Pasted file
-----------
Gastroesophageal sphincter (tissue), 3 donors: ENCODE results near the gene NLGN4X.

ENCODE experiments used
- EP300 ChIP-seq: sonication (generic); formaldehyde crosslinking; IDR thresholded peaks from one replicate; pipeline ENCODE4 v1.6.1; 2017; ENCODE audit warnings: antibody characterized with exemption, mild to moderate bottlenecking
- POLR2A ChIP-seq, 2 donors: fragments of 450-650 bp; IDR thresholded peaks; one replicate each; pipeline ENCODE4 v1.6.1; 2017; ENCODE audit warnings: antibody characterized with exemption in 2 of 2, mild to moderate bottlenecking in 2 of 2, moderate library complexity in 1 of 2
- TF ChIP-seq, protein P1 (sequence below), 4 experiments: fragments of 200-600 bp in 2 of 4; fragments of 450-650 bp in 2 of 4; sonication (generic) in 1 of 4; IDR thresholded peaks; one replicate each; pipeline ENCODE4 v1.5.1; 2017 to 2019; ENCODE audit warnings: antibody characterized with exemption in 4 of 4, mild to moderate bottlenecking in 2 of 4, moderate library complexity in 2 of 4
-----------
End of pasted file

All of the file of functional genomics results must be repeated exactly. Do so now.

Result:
Gastroesophageal sphincter (tissue), 3 donors: ENCODE results near the gene NLGN4X.

ENCODE experiments used
- EP300 ChIP-seq: sonication (generic); formaldehyde crosslinking; IDR thresholded peaks from one replicate; pipeline ENCODE4 v1.6.1; 2017; ENCODE audit warnings: antibody characterized with exemption, mild to moderate bottlenecking
- POLR2A ChIP-seq, 2 donors: fragments of 450-650 bp; IDR thresholded peaks; one replicate each; pipeline ENCODE4 v1.6.1; 2017; ENCODE audit warnings: antibody characterized with exemption in 2 of 2, mild to moderate bottlenecking in 2 of 2, moderate library complexity in 1 of 2
- TF ChIP-seq, protein P1 (sequence below), 4 experiments: fragments of 200-600 bp in 2 of 4; fragments of 450-650 bp in 2 of 4; sonication (generic) in 1 of 4; IDR thresholded peaks; one replicate each; pipeline ENCODE4 v1.5.1; 2017 to 2019; ENCODE audit warnings: antibody characterized with exemption in 4 of 4, mild to moderate bottlenecking in 2 of 4, moderate library complexity in 2 of 4